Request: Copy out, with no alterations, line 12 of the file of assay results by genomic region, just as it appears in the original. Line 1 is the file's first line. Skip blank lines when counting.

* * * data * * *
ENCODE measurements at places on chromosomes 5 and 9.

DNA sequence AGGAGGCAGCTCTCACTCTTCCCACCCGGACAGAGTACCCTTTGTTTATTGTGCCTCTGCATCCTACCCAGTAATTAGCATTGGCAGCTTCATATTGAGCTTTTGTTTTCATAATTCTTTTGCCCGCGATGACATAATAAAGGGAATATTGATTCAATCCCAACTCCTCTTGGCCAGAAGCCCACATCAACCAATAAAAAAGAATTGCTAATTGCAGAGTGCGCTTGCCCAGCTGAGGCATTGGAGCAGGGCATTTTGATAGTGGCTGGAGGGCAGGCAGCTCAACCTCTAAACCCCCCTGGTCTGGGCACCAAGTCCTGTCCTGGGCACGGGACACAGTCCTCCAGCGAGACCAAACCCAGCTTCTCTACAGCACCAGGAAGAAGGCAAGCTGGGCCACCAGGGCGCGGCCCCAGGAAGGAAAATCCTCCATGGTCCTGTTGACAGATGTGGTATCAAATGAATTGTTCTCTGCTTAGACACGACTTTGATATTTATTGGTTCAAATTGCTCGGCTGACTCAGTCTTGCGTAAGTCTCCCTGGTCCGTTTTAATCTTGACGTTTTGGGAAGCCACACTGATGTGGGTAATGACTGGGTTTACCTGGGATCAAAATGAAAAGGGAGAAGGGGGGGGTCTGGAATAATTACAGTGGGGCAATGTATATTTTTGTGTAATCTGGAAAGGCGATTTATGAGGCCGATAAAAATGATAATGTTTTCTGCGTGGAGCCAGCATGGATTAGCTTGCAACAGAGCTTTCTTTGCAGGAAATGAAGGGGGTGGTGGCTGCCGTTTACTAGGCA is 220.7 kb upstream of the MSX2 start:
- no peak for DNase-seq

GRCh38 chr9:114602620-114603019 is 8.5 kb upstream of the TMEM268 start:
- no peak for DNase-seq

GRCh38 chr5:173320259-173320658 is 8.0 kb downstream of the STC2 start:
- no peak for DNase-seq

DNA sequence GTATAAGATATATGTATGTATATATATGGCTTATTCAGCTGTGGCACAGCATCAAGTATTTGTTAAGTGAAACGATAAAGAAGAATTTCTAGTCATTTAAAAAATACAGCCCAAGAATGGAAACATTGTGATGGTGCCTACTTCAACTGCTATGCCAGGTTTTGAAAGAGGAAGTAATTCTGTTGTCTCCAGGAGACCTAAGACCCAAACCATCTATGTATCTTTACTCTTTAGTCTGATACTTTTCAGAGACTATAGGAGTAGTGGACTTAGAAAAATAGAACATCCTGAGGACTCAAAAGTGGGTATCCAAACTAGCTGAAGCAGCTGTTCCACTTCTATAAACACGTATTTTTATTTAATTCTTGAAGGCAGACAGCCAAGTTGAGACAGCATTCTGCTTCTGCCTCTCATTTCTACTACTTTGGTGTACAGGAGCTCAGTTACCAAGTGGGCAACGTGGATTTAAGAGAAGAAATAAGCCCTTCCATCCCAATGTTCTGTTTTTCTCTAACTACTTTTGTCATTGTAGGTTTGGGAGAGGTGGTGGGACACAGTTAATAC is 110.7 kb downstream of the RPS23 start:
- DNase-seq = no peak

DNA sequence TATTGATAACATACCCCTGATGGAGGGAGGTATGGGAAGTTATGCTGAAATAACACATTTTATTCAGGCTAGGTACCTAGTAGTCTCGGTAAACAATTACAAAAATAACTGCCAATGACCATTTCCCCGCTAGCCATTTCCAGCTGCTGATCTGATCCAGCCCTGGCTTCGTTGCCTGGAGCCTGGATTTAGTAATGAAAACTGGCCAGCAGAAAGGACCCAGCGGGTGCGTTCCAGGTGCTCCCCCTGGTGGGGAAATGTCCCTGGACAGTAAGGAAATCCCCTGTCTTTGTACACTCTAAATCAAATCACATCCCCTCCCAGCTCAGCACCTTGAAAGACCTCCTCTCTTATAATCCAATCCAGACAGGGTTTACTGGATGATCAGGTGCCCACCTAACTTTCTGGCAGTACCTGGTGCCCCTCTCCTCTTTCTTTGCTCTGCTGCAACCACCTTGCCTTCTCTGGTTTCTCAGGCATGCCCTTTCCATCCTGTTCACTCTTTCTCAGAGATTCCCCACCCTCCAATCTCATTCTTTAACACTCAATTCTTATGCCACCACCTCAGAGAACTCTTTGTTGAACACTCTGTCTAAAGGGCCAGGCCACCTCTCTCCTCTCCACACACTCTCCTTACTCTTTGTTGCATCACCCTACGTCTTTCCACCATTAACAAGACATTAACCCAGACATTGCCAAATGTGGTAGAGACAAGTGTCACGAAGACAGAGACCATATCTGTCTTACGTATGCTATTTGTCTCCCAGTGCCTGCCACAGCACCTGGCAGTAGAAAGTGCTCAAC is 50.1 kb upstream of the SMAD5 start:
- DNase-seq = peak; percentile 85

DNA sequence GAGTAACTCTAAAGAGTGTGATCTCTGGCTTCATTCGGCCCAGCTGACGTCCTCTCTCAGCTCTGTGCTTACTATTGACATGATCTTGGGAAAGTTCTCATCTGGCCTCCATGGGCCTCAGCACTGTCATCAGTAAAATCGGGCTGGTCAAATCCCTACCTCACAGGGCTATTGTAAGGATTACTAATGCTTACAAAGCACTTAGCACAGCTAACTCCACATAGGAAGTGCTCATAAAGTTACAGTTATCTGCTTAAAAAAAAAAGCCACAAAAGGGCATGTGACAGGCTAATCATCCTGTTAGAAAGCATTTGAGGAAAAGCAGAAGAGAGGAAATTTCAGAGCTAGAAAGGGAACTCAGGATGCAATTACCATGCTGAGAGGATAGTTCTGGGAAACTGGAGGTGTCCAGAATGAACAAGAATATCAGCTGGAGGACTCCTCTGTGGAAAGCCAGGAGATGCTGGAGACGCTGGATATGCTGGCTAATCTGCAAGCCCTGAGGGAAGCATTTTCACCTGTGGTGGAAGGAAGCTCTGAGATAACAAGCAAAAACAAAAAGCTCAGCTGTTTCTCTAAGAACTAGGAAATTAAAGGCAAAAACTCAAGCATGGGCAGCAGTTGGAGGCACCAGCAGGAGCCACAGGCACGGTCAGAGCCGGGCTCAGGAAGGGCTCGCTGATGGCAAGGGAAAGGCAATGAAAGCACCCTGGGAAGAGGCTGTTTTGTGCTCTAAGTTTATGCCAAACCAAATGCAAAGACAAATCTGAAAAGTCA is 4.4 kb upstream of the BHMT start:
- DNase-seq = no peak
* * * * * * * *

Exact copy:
DNA sequence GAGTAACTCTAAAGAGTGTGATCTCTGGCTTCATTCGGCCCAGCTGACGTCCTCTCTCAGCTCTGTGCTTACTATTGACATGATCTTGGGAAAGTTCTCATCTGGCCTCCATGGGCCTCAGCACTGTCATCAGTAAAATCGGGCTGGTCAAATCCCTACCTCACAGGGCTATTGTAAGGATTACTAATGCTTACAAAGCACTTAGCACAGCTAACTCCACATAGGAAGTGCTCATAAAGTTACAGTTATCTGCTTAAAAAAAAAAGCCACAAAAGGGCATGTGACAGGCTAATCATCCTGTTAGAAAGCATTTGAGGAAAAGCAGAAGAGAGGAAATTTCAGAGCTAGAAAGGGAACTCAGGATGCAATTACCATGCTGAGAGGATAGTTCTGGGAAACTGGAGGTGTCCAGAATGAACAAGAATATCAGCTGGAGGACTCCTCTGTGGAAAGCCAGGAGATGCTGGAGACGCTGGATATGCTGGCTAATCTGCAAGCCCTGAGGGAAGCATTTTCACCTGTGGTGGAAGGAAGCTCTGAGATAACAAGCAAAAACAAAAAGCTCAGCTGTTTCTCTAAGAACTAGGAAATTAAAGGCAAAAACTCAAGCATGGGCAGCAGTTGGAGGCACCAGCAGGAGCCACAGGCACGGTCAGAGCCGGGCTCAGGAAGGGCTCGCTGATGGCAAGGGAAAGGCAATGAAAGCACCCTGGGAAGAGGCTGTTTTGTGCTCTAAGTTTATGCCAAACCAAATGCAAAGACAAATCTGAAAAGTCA is 4.4 kb upstream of the BHMT start: